The Brain and Hearing Loss
When we think of the word ‘restructuring’, we don’t normally link it to the brain, but recent studies show that is precisely what occurs when we start to experience hearing loss. This new information is enlightening us as to the connection between hearing loss and dementia and Alzheimer’s disease, which could have long term effects on hearing loss screening and intervention.
The study looks into neuroplasticity – the way in which the brain restructures itself by forming new neural connections throughout our lives – and how it causes the brain to adapt after hearing loss, which in effect is the brains ability to change at any age. The mainstream belief was the brain was unable to change past childhood development, however, this has been proven to not be the case. In hearing loss cases, the part of the brain that is designated to hearing can be restructured to serve other functions.
Throughout the study, adults and children with varying degrees of hearing loss had up to 128 sensors attached to their heads to measure their brain activity in response to different sound stimuli. By doing this, the scientists were able to map the way in which the brains of people with hearing loss respond in comparison to those with normal hearing.
The studies showed that when hearing loss occurs, areas of the brain that were dedicated to hearing get restructured to process vision or touch. This phenomenon is known as cross-modal cortical reorganization, and it is indicative of the brains ability to compensate for the loss of other senses by rewiring itself. This can be seen as a positive outcome in certain cases like people have lost their sight, and their brain compensates by expanding the sense of smell or hearing; however the reorganization for hearing loss can have a seriously detrimental effect on cognition.
Even mild hearing loss can lead to cognitive decline, and early intervention in the event of any level of hearing loss is vital to maintaining strong cognitive function. French studies that were conducted indicate that cochlear implants in elderly patients enabled their cognitive skills to improve as their speech comprehension improved.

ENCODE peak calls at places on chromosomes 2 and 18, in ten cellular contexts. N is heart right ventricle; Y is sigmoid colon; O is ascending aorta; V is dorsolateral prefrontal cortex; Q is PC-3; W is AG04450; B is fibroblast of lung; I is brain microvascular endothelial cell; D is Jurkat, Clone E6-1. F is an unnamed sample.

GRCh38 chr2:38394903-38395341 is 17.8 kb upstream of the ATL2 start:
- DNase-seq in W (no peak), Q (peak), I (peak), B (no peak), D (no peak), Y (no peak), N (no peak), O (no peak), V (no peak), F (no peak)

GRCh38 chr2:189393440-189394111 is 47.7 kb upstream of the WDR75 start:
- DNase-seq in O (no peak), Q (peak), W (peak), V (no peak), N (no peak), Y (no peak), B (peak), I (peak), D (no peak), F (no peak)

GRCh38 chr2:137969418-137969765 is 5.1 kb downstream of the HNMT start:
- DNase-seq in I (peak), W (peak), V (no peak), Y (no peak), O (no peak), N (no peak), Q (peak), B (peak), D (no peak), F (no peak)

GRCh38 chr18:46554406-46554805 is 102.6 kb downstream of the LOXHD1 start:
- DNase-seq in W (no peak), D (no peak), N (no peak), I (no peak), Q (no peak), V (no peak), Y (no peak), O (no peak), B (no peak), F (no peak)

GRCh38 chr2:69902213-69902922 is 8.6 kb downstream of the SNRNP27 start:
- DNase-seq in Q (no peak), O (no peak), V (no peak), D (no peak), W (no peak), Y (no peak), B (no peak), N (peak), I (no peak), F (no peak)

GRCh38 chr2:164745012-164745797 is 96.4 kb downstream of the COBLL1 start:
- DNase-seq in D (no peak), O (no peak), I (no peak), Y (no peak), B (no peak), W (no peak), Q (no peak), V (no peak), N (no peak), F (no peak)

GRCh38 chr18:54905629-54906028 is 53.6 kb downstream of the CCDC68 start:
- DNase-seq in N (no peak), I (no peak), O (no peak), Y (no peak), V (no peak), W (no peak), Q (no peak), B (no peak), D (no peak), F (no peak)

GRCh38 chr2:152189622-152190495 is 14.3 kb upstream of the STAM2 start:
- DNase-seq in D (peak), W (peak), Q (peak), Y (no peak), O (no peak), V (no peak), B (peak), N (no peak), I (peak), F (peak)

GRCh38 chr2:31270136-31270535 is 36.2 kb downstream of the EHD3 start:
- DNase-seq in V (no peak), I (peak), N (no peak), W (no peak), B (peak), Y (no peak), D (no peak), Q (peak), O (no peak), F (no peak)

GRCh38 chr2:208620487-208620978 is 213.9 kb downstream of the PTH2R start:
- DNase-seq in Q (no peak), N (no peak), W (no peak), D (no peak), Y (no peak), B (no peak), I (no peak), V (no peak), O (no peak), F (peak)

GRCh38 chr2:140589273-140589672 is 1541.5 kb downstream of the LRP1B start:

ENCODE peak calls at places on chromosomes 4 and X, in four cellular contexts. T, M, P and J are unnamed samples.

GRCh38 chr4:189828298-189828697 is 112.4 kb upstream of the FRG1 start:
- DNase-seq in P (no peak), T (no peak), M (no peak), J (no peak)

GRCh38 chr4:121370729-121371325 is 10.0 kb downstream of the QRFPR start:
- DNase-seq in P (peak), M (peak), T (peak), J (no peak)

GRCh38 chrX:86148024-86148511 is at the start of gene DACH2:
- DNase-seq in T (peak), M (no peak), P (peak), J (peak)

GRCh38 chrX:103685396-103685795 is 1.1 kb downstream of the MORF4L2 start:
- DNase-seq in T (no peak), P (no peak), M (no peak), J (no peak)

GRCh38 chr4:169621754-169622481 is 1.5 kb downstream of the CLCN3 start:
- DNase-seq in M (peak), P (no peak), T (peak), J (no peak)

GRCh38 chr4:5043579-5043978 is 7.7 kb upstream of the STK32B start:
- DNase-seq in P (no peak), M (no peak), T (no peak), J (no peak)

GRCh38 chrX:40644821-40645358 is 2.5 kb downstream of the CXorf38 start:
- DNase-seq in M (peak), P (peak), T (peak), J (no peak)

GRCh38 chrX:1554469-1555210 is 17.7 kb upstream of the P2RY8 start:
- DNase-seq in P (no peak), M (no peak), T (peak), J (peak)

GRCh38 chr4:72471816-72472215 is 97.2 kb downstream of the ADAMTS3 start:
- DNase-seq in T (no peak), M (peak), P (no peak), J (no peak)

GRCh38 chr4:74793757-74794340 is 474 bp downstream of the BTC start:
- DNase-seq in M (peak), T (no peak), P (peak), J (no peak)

When one suffers from hearing loss, the compensatory adaptation system impacts the brain’s ability to process sound, which reduces the ability to comprehend speech. Even if hearing loss is mild, the hearing parts of the brain start deteriorating due to the parts of the brain used for higher level cognition compensating for the weaker parts. The compensation for the loss of hearing leaves those areas unable to do their primary function, thus the higher-level decision-making parts of the brain are being used to simply hear sounds. This compensation may explain the correlation between age-related hearing loss and dementia.
Due to this correlation, even the early stages of hearing loss need to be treated seriously and quickly, as the brain starts to restructure as soon as the deterioration begins. The solution could be as simple as early hearing loss screening, as early intervention is imperative in preventing long term cognitive issues later on.
Hearing loss is one of the most common conditions experienced by older adults, with one in three adults between the ages of 65 and 74 experience some degree of hearing loss, and nearly 50 percent of people over 75. Yet, less than 1 in 4 people who need hearing aids get them, and the average time for someone to find treatment is 7 years. A great degree of cognitive decline can occur in that time, so seeking treatment as soon as the hearing decline is experienced is imperative to maintaining cognitive health.